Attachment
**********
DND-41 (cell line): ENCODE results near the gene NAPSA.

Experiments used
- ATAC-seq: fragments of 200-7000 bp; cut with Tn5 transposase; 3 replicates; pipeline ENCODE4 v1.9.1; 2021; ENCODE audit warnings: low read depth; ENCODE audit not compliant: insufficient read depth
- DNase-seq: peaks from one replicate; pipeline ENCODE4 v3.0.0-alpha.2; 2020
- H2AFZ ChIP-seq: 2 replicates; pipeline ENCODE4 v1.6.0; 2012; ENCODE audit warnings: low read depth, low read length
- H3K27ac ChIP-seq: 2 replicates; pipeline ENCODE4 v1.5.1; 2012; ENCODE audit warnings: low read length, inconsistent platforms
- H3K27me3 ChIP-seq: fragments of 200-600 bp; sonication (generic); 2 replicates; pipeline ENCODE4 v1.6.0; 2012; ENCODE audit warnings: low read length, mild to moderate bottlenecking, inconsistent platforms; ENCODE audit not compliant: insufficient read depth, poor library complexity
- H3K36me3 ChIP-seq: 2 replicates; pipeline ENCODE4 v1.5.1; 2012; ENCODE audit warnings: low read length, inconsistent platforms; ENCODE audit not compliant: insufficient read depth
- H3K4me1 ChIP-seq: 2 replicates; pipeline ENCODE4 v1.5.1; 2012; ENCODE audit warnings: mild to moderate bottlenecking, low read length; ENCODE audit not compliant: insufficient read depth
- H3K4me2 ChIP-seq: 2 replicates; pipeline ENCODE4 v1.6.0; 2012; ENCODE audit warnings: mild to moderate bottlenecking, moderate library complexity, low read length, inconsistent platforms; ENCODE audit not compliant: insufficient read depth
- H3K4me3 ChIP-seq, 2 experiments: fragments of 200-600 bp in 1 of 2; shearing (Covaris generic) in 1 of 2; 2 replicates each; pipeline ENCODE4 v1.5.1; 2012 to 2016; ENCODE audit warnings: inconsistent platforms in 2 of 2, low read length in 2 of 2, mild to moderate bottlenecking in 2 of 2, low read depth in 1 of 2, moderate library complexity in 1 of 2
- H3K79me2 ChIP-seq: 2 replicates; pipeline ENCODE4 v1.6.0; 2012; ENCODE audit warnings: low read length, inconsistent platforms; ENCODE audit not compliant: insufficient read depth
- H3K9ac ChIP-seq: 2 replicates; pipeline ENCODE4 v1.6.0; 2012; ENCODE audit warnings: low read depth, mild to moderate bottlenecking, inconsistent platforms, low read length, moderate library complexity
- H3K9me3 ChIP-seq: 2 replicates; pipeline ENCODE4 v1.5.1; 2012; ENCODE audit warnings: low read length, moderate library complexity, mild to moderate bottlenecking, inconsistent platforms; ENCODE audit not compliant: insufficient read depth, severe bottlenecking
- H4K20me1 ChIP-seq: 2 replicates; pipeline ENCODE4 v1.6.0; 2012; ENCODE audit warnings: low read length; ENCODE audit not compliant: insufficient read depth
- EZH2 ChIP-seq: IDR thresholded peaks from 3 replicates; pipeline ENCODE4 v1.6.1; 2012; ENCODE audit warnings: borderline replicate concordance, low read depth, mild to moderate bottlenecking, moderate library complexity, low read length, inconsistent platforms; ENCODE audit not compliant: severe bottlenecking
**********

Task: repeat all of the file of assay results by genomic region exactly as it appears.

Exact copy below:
DND-41 (cell line): ENCODE results near the gene NAPSA.

Experiments used
- ATAC-seq: fragments of 200-7000 bp; cut with Tn5 transposase; 3 replicates; pipeline ENCODE4 v1.9.1; 2021; ENCODE audit warnings: low read depth; ENCODE audit not compliant: insufficient read depth
- DNase-seq: peaks from one replicate; pipeline ENCODE4 v3.0.0-alpha.2; 2020
- H2AFZ ChIP-seq: 2 replicates; pipeline ENCODE4 v1.6.0; 2012; ENCODE audit warnings: low read depth, low read length
- H3K27ac ChIP-seq: 2 replicates; pipeline ENCODE4 v1.5.1; 2012; ENCODE audit warnings: low read length, inconsistent platforms
- H3K27me3 ChIP-seq: fragments of 200-600 bp; sonication (generic); 2 replicates; pipeline ENCODE4 v1.6.0; 2012; ENCODE audit warnings: low read length, mild to moderate bottlenecking, inconsistent platforms; ENCODE audit not compliant: insufficient read depth, poor library complexity
- H3K36me3 ChIP-seq: 2 replicates; pipeline ENCODE4 v1.5.1; 2012; ENCODE audit warnings: low read length, inconsistent platforms; ENCODE audit not compliant: insufficient read depth
- H3K4me1 ChIP-seq: 2 replicates; pipeline ENCODE4 v1.5.1; 2012; ENCODE audit warnings: mild to moderate bottlenecking, low read length; ENCODE audit not compliant: insufficient read depth
- H3K4me2 ChIP-seq: 2 replicates; pipeline ENCODE4 v1.6.0; 2012; ENCODE audit warnings: mild to moderate bottlenecking, moderate library complexity, low read length, inconsistent platforms; ENCODE audit not compliant: insufficient read depth
- H3K4me3 ChIP-seq, 2 experiments: fragments of 200-600 bp in 1 of 2; shearing (Covaris generic) in 1 of 2; 2 replicates each; pipeline ENCODE4 v1.5.1; 2012 to 2016; ENCODE audit warnings: inconsistent platforms in 2 of 2, low read length in 2 of 2, mild to moderate bottlenecking in 2 of 2, low read depth in 1 of 2, moderate library complexity in 1 of 2
- H3K79me2 ChIP-seq: 2 replicates; pipeline ENCODE4 v1.6.0; 2012; ENCODE audit warnings: low read length, inconsistent platforms; ENCODE audit not compliant: insufficient read depth
- H3K9ac ChIP-seq: 2 replicates; pipeline ENCODE4 v1.6.0; 2012; ENCODE audit warnings: low read depth, mild to moderate bottlenecking, inconsistent platforms, low read length, moderate library complexity
- H3K9me3 ChIP-seq: 2 replicates; pipeline ENCODE4 v1.5.1; 2012; ENCODE audit warnings: low read length, moderate library complexity, mild to moderate bottlenecking, inconsistent platforms; ENCODE audit not compliant: insufficient read depth, severe bottlenecking
- H4K20me1 ChIP-seq: 2 replicates; pipeline ENCODE4 v1.6.0; 2012; ENCODE audit warnings: low read length; ENCODE audit not compliant: insufficient read depth
- EZH2 ChIP-seq: IDR thresholded peaks from 3 replicates; pipeline ENCODE4 v1.6.1; 2012; ENCODE audit warnings: borderline replicate concordance, low read depth, mild to moderate bottlenecking, moderate library complexity, low read length, inconsistent platforms; ENCODE audit not compliant: severe bottlenecking